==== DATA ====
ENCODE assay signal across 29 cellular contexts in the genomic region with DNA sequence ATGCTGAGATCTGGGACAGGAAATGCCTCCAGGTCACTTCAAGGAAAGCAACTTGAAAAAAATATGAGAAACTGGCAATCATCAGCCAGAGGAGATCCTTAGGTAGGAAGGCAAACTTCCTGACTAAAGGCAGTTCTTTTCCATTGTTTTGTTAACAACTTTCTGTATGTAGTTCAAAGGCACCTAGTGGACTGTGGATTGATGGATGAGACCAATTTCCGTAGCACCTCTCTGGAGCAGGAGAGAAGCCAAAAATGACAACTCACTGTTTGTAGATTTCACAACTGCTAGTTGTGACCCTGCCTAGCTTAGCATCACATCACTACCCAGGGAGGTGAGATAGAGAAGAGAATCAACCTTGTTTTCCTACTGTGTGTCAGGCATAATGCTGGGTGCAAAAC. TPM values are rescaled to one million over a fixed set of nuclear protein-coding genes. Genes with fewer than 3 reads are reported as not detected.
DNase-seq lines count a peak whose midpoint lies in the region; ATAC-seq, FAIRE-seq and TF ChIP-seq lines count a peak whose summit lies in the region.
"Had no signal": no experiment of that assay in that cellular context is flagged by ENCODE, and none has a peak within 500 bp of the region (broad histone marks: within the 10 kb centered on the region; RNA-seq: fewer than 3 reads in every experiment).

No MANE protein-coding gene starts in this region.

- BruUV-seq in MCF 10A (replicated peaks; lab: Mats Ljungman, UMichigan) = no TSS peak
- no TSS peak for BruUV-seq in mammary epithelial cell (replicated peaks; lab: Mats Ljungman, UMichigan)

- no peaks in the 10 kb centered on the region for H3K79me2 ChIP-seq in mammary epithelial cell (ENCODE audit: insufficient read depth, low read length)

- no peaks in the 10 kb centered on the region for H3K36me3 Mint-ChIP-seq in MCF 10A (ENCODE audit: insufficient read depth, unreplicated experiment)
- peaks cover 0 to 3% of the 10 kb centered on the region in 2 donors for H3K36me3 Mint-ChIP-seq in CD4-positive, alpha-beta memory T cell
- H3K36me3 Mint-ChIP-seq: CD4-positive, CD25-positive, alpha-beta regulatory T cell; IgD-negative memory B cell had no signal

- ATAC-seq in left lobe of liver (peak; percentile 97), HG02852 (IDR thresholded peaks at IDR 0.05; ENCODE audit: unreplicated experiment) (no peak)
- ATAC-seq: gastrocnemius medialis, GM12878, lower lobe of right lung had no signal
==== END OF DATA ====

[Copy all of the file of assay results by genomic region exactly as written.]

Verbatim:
ENCODE assay signal across 29 cellular contexts in the genomic region with DNA sequence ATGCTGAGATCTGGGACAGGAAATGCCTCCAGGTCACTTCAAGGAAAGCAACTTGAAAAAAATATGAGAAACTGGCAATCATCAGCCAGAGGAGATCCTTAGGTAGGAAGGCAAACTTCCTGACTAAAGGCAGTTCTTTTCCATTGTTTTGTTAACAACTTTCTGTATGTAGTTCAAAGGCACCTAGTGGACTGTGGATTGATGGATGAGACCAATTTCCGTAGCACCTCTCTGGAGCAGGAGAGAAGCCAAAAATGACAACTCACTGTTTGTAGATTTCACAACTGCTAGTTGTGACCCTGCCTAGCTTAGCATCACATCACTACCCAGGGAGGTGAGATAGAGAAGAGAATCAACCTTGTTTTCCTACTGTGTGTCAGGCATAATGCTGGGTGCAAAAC. TPM values are rescaled to one million over a fixed set of nuclear protein-coding genes. Genes with fewer than 3 reads are reported as not detected.
DNase-seq lines count a peak whose midpoint lies in the region; ATAC-seq, FAIRE-seq and TF ChIP-seq lines count a peak whose summit lies in the region.
"Had no signal": no experiment of that assay in that cellular context is flagged by ENCODE, and none has a peak within 500 bp of the region (broad histone marks: within the 10 kb centered on the region; RNA-seq: fewer than 3 reads in every experiment).

No MANE protein-coding gene starts in this region.

- BruUV-seq in MCF 10A (replicated peaks; lab: Mats Ljungman, UMichigan) = no TSS peak
- no TSS peak for BruUV-seq in mammary epithelial cell (replicated peaks; lab: Mats Ljungman, UMichigan)

- no peaks in the 10 kb centered on the region for H3K79me2 ChIP-seq in mammary epithelial cell (ENCODE audit: insufficient read depth, low read length)

- no peaks in the 10 kb centered on the region for H3K36me3 Mint-ChIP-seq in MCF 10A (ENCODE audit: insufficient read depth, unreplicated experiment)
- peaks cover 0 to 3% of the 10 kb centered on the region in 2 donors for H3K36me3 Mint-ChIP-seq in CD4-positive, alpha-beta memory T cell
- H3K36me3 Mint-ChIP-seq: CD4-positive, CD25-positive, alpha-beta regulatory T cell; IgD-negative memory B cell had no signal

- ATAC-seq in left lobe of liver (peak; percentile 97), HG02852 (IDR thresholded peaks at IDR 0.05; ENCODE audit: unreplicated experiment) (no peak)
- ATAC-seq: gastrocnemius medialis, GM12878, lower lobe of right lung had no signal